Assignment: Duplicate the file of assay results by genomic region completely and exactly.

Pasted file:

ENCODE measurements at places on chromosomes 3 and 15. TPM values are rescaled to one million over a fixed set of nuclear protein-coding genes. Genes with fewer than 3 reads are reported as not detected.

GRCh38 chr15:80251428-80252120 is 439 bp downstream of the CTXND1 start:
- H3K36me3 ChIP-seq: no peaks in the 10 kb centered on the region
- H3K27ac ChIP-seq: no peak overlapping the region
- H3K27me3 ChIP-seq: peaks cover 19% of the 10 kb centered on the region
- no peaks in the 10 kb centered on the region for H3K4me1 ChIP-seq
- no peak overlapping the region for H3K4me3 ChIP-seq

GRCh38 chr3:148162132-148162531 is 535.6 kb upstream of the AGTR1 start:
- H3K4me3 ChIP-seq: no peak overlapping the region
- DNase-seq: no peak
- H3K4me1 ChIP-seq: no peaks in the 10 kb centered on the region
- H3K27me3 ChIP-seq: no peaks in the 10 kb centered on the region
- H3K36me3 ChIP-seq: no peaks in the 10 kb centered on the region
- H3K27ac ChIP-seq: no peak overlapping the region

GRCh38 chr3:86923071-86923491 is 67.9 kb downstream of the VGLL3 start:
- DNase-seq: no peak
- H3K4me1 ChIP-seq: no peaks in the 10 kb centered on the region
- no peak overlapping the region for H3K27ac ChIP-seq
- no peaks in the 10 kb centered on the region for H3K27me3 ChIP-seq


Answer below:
ENCODE measurements at places on chromosomes 3 and 15. TPM values are rescaled to one million over a fixed set of nuclear protein-coding genes. Genes with fewer than 3 reads are reported as not detected.

GRCh38 chr15:80251428-80252120 is 439 bp downstream of the CTXND1 start:
- H3K36me3 ChIP-seq: no peaks in the 10 kb centered on the region
- H3K27ac ChIP-seq: no peak overlapping the region
- H3K27me3 ChIP-seq: peaks cover 19% of the 10 kb centered on the region
- no peaks in the 10 kb centered on the region for H3K4me1 ChIP-seq
- no peak overlapping the region for H3K4me3 ChIP-seq

GRCh38 chr3:148162132-148162531 is 535.6 kb upstream of the AGTR1 start:
- H3K4me3 ChIP-seq: no peak overlapping the region
- DNase-seq: no peak
- H3K4me1 ChIP-seq: no peaks in the 10 kb centered on the region
- H3K27me3 ChIP-seq: no peaks in the 10 kb centered on the region
- H3K36me3 ChIP-seq: no peaks in the 10 kb centered on the region
- H3K27ac ChIP-seq: no peak overlapping the region

GRCh38 chr3:86923071-86923491 is 67.9 kb downstream of the VGLL3 start:
- DNase-seq: no peak
- H3K4me1 ChIP-seq: no peaks in the 10 kb centered on the region
- no peak overlapping the region for H3K27ac ChIP-seq
- no peaks in the 10 kb centered on the region for H3K27me3 ChIP-seq